In 1971, however, she made a triumphant return to Broadway in the Kander and Ebb musical 70, Girls, 70, which despite its short run was recorded by Columbia and has remained a popular cast album. She also returned to feature films, which she had left in 1934, to play a pathologist in the cult horror classic Alice, Sweet Alice (also known as Communion) in 1976. Her last film was Boardwalk, with Lee Strasberg, Ruth Gordon and Janet Leigh (1979). A successful concert at Town Hall was released as an album by AEI Records after her death. One of her final appearances was in a well reviewed club act at the legendary N.Y.C. night club, Reno Sweeney.

Books
Roth's autobiography, I'll Cry Tomorrow, was written with author-collaborator Gerold Frank in 1954, and a toned-down version of it was made into a hit film the following year starring Susan Hayward, who was nominated for an Academy Award. The book became a bestseller worldwide and sold more than seven million copies in twenty languages, and the film renewed the public's interest in Roth. She recorded four songs for the Coral label (the first commercial recordings of her career), which were followed by an LP for Epic and another for Tops.
She also headlined a vaudeville revival at the Palace on Broadway. 
A highlight of her act was an imitation of Susan Hayward imitating her (Roth) singing "Red, Red Robin".
In 1958, Roth published a second book, Beyond My Worth, which was not as successful as its predecessor, but told the compelling story of what it was like to be placed on a pedestal that she could not always live up to. Roth had managed to re-invent herself as a major concert and nightclub performer. She appeared at venues in Las Vegas and New York's Copacabana and was a popular attraction in Australia.

Death
Roth died from a stroke in 1980, at the age of 69. The inscription on her marker in Mount Pleasant Cemetery in Westchester County, New York, reads: "As bad as it was it was good."

Links


1916

Betty Bradley, Vocal
b. New York, NY, USA.
d. 1988.




1895
Sonny Greer, Drums
b. Long Branch, NJ, USA.
d. March 23, 1982, USA.
Drummer with Duke Ellington for over a quarter of a century.
~Biography 
He was never the greatest timekeeper, but Sonny Greer was perfect for Duke Ellington's Orchestra during 1924-1951, adding color and class to the rhythm section. He met Ellington in 1919 when he was a member of the Howard Theatre's orchestra in Washington, D.C. Greer visited New York for the first time with Elmer Snowden and was an original member of Ellington's Washingtonians, which was a five-piece group at its start. Greer's playing grew with the band, and his large array of sounds (using a drum set that included a gong, chimes, timpani, and vibes) added to the Ellington band's "jungle sound."


He was with the orchestra until 1951 when, after a few arguments with Ellington over his drinking and increasing unreliability, Greer left to join Johnny Hodges' new group. He later worked with Red Allen, Tyree Glenn, and J.C. Higginbottham; in 1967 led his own band; and played with Brooks Kerr's trio in the 1970s.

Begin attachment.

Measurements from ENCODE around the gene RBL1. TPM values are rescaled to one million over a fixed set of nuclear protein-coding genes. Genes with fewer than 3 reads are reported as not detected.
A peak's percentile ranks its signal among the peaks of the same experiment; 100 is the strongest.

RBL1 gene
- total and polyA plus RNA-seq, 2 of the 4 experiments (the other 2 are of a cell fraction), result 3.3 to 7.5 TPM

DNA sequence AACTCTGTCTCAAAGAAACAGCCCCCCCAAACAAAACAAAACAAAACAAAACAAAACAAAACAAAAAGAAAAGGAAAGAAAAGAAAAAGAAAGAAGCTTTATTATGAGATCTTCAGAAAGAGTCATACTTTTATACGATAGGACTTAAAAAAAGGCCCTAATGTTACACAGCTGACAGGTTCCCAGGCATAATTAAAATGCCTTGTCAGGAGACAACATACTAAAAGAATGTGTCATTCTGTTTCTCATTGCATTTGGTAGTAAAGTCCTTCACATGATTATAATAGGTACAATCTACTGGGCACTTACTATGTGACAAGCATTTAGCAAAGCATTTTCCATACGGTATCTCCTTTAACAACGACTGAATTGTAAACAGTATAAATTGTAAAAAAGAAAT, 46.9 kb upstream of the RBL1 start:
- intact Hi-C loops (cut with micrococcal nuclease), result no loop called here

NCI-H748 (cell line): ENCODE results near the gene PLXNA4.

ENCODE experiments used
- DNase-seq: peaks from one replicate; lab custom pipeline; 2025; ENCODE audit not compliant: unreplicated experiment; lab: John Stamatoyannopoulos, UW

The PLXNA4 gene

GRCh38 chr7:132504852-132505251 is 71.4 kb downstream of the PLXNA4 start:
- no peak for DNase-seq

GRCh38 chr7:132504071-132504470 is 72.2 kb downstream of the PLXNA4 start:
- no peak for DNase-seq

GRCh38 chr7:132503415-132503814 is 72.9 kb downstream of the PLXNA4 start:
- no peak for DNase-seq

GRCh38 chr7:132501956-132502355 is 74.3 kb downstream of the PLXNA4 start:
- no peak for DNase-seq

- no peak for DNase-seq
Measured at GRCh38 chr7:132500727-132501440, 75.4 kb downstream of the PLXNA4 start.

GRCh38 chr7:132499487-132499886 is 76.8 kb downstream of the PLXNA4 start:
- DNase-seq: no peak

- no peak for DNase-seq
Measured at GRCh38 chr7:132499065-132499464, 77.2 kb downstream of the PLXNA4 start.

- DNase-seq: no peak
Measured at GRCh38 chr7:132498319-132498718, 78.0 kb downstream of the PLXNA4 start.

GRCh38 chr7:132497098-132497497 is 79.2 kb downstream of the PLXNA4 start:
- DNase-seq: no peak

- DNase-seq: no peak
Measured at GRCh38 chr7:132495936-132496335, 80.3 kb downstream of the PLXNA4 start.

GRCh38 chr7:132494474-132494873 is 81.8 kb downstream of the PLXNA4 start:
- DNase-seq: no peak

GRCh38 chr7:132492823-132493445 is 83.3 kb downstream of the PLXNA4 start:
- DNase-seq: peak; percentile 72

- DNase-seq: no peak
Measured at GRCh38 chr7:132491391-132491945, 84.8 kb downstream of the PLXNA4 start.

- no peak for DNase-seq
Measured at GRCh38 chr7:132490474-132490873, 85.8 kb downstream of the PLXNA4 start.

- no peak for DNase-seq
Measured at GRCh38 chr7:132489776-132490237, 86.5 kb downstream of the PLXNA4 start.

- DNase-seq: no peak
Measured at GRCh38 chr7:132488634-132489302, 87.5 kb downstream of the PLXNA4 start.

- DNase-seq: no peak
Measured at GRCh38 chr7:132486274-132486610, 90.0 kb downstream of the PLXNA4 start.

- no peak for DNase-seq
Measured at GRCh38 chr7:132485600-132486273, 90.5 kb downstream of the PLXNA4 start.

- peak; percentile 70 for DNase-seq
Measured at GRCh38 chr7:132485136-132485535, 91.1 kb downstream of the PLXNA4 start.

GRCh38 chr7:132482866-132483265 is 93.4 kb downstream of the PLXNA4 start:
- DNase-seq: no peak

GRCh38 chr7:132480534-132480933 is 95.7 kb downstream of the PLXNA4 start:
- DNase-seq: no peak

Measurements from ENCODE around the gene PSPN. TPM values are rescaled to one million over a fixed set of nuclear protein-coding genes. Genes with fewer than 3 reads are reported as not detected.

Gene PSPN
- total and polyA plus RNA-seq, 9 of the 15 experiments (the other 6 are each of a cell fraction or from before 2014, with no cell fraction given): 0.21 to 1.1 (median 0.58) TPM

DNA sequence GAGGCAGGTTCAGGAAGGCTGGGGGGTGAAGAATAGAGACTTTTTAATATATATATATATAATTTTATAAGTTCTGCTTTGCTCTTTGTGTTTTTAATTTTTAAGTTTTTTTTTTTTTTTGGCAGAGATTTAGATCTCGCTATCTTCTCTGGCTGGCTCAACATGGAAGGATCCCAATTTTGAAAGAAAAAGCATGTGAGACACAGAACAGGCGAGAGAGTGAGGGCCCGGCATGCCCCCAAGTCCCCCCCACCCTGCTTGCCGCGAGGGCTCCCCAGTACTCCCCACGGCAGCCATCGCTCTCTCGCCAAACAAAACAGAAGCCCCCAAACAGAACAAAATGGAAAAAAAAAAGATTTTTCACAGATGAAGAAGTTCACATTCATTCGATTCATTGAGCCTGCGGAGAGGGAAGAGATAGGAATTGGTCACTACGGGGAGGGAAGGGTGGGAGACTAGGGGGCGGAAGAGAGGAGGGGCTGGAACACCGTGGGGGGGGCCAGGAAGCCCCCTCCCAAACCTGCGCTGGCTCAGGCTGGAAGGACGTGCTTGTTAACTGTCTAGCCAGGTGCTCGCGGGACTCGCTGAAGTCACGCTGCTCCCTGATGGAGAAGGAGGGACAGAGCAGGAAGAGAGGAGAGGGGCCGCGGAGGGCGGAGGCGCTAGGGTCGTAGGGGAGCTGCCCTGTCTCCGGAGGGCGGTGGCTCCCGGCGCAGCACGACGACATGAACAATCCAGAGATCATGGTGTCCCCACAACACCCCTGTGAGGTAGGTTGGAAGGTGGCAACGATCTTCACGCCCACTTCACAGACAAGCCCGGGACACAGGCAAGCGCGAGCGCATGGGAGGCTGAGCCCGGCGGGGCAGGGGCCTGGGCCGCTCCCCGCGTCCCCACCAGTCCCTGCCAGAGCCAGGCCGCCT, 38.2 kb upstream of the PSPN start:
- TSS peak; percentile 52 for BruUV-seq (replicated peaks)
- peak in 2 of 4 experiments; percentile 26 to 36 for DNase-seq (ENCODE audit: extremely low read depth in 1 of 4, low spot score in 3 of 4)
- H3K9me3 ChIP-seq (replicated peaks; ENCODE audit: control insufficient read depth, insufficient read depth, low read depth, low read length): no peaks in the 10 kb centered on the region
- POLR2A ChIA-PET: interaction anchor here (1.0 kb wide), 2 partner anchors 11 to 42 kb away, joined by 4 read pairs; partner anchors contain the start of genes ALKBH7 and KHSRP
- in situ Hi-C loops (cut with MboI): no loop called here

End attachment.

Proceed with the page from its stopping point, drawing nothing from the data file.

~ Scott Yanow
Sonny Greer - Wikipedia

Drummerworld: Sonny Greer




1914

George "Tiger" Haynes, guitar/bass
b. St. Croix, Virgin Islands.
No formal musical training. Father and brother taught him. First fame in 1945 when he joined The Three Flames playing at NY's Bon Soir for 3 years. Had his own NBC series for 39 weeks.
Tiger Haynes (December 13, 1914 - February 14, 1994) was an American actor and musical performer. (sometimes billed as Colonel Tiger Haynes).


He was born as George Haynes in Frederiksted, St. Croix, and moved to New York when he was a boy. An ex-boxer, Haynes played guitar with The Three Flames from 1945 to 1956, a group which had its own NBC radio show in the mid-1940s and a television show on NBC television in 1949. He made his mainstream Broadway debut in Leonard Sillman's musical revue New Faces of 1956. He is best known for his portrayal of the Tin Man in the original Broadway cast of the Wiz. He also made several television appearances on programs such as The Cosby Show (1989) and In the Heat of the Night (1989), as well as numerous minor film appearances in films such as All That Jazz (1979) and Ratboy (1986).
Tiger Haynes - Wikipedia



Marcelle - Music by Gustav Luders

1865
Gustav Luders
b. Bremen, Germany
d. January 1913, New York, NY, USA.
Luders, Gustav (1865–1913), composer. A thoroughly trained musician, he immigrated from his native Bremen in 1888, settling first in Milwaukee and then in Chicago. Luders was a theatre conductor there when he wrote his first score for Little Robinson Crusoe (1899). Thereafter he wrote most of his shows with either Frank Pixley or George Ade. His most notable musicals were The Burgomaster (1900), King Dodo (1902), The Sho‐Gun (1904), Woodland (1904), The Grand Mogul (1907), The Fair Co‐ed (1909), and The Old Town (1910), but his finest score was for The Prince of Pilsen (1903).
Although popular in their era, none of his songs is remembered today. Luders's range as a melodist was restricted, and he appeared not to grow artistically. Nevertheless, at his best his was a small, clear, and enchantingly sweet musical voice.
Gustav Luders - IBDB: The official source for Broadway Information